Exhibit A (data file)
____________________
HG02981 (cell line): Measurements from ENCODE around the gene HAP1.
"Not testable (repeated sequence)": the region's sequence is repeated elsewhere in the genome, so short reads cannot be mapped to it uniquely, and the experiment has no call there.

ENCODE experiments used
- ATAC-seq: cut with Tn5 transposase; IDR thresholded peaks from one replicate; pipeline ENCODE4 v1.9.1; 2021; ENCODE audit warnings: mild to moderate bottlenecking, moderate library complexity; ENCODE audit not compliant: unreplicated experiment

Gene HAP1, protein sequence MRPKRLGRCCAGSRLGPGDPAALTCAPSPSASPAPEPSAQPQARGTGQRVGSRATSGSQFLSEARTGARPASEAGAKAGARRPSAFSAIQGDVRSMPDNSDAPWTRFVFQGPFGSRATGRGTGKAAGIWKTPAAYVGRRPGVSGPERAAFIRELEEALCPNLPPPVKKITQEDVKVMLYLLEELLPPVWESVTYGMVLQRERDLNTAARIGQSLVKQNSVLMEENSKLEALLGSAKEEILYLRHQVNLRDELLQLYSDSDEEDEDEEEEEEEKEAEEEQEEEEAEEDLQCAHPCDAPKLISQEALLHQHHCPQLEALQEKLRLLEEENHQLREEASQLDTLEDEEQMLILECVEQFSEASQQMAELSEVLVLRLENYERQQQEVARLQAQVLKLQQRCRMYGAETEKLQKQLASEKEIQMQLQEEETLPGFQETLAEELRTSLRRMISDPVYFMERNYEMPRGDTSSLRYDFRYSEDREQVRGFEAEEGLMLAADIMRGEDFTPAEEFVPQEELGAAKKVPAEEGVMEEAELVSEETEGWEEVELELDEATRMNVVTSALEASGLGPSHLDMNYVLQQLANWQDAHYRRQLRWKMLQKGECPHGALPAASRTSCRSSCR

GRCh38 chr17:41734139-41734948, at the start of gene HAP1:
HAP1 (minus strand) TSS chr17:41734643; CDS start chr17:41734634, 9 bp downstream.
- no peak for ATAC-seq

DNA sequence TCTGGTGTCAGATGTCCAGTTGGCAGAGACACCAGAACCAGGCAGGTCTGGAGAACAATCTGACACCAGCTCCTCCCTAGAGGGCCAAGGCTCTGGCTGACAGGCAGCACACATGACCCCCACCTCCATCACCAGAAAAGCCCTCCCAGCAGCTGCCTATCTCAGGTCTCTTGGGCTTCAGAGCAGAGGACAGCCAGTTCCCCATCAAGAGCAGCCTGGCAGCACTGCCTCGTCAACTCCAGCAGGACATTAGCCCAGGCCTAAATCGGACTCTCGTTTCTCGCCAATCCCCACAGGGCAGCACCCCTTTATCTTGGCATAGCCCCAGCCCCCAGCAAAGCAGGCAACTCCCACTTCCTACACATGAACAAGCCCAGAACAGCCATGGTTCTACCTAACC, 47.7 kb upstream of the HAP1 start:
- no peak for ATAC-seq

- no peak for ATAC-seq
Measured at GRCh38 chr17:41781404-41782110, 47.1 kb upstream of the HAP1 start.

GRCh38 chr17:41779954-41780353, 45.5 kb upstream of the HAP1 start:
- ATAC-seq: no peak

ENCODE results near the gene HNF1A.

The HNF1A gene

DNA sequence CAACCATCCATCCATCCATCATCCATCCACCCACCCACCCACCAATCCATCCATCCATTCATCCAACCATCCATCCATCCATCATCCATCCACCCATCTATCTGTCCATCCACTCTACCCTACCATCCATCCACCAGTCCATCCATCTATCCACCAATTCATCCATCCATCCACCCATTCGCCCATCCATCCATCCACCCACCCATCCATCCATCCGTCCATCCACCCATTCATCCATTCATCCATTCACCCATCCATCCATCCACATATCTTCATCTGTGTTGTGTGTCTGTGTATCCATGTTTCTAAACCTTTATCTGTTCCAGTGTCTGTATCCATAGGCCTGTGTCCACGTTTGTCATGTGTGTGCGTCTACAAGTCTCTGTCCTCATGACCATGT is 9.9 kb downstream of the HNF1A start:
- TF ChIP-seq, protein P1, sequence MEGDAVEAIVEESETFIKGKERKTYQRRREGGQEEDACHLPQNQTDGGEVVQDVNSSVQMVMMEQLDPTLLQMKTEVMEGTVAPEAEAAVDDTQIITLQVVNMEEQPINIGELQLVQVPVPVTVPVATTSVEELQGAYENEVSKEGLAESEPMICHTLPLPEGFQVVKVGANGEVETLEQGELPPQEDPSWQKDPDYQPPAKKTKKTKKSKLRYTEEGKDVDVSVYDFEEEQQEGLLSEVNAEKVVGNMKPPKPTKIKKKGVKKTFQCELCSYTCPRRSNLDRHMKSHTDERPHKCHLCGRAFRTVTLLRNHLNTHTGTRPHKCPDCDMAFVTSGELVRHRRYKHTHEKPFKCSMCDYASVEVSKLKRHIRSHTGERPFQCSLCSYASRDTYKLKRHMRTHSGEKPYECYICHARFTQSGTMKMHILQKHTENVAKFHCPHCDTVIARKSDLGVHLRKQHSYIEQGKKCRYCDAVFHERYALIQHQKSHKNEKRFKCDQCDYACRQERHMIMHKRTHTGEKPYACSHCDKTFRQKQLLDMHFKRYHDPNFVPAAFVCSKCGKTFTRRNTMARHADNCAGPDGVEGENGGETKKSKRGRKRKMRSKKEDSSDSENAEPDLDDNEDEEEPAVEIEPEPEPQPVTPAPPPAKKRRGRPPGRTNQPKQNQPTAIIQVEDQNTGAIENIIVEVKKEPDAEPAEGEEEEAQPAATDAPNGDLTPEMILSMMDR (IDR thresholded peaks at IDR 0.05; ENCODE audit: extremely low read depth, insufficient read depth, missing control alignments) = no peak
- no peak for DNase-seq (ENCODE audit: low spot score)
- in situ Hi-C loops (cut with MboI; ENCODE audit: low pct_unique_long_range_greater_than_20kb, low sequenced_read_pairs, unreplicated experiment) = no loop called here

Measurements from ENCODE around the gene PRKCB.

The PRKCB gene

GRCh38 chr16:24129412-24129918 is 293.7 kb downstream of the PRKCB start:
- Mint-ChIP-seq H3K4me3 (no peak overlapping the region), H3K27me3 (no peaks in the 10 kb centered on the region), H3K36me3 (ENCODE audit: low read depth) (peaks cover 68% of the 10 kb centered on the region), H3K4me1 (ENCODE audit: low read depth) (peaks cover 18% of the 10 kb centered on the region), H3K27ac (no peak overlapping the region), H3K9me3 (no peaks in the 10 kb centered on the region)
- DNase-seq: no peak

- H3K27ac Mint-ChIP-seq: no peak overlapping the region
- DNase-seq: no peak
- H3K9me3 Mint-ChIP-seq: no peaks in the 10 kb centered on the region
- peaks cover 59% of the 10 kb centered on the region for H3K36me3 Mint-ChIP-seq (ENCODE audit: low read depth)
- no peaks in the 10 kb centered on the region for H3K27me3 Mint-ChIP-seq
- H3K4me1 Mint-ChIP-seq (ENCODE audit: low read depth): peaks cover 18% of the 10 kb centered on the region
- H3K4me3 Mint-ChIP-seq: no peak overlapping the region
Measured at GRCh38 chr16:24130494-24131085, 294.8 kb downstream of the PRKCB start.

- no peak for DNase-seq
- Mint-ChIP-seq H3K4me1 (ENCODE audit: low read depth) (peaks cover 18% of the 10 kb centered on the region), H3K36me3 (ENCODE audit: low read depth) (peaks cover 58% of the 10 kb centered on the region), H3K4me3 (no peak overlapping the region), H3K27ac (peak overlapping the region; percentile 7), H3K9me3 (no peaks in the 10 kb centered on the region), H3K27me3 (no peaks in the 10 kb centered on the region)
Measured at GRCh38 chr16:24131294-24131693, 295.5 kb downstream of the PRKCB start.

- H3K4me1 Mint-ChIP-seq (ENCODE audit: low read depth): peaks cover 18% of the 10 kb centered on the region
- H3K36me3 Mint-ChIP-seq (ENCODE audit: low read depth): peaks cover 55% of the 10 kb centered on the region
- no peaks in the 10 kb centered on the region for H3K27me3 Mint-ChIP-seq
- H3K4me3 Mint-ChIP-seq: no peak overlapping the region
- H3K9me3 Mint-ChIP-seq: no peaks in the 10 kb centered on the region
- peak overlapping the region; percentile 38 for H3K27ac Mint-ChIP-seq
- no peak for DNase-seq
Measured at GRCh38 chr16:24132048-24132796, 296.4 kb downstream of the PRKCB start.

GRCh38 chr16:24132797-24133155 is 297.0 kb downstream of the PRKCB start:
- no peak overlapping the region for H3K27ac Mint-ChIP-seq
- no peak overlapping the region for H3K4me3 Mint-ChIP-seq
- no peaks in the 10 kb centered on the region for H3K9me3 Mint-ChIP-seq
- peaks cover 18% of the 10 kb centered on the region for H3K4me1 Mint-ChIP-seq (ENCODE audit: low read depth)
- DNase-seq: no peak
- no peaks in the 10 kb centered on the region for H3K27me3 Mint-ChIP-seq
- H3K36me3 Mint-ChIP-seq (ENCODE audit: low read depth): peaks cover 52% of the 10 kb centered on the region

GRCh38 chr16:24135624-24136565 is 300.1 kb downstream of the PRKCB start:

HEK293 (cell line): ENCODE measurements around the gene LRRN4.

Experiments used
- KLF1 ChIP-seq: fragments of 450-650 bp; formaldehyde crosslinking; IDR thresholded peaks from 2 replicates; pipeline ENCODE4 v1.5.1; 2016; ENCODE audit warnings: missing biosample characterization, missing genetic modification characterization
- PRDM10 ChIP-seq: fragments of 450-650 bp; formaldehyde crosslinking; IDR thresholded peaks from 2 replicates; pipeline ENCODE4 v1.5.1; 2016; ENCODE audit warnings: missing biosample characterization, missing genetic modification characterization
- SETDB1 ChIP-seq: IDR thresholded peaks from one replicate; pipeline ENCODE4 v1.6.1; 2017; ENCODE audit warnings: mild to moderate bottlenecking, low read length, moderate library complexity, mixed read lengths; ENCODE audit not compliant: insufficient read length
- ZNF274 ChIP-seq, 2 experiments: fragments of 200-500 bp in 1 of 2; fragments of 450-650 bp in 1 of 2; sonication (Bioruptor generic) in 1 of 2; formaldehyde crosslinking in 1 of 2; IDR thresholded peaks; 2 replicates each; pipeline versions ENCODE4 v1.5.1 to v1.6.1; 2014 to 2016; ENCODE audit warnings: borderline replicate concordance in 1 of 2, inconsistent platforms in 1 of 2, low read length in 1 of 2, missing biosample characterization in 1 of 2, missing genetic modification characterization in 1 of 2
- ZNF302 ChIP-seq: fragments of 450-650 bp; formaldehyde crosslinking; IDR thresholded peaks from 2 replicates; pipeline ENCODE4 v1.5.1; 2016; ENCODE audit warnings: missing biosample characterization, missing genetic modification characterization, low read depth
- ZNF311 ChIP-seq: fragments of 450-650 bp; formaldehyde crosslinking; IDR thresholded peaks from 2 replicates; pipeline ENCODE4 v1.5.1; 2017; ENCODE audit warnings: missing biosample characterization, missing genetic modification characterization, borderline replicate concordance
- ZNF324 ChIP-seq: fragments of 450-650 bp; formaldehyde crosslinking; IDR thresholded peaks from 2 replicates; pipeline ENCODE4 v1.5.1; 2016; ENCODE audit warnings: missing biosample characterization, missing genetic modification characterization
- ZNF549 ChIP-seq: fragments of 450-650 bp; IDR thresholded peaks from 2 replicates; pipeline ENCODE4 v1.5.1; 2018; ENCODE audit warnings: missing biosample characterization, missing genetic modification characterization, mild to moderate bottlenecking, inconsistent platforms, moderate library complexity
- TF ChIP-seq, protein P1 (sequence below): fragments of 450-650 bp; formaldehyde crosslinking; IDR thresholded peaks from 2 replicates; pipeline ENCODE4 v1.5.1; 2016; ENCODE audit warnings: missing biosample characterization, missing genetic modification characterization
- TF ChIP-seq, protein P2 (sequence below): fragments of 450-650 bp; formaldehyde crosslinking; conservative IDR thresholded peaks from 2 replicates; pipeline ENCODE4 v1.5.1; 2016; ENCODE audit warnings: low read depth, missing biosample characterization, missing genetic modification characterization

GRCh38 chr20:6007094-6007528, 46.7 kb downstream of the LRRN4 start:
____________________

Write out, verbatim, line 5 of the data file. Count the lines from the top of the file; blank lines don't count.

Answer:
Gene HAP1, protein sequence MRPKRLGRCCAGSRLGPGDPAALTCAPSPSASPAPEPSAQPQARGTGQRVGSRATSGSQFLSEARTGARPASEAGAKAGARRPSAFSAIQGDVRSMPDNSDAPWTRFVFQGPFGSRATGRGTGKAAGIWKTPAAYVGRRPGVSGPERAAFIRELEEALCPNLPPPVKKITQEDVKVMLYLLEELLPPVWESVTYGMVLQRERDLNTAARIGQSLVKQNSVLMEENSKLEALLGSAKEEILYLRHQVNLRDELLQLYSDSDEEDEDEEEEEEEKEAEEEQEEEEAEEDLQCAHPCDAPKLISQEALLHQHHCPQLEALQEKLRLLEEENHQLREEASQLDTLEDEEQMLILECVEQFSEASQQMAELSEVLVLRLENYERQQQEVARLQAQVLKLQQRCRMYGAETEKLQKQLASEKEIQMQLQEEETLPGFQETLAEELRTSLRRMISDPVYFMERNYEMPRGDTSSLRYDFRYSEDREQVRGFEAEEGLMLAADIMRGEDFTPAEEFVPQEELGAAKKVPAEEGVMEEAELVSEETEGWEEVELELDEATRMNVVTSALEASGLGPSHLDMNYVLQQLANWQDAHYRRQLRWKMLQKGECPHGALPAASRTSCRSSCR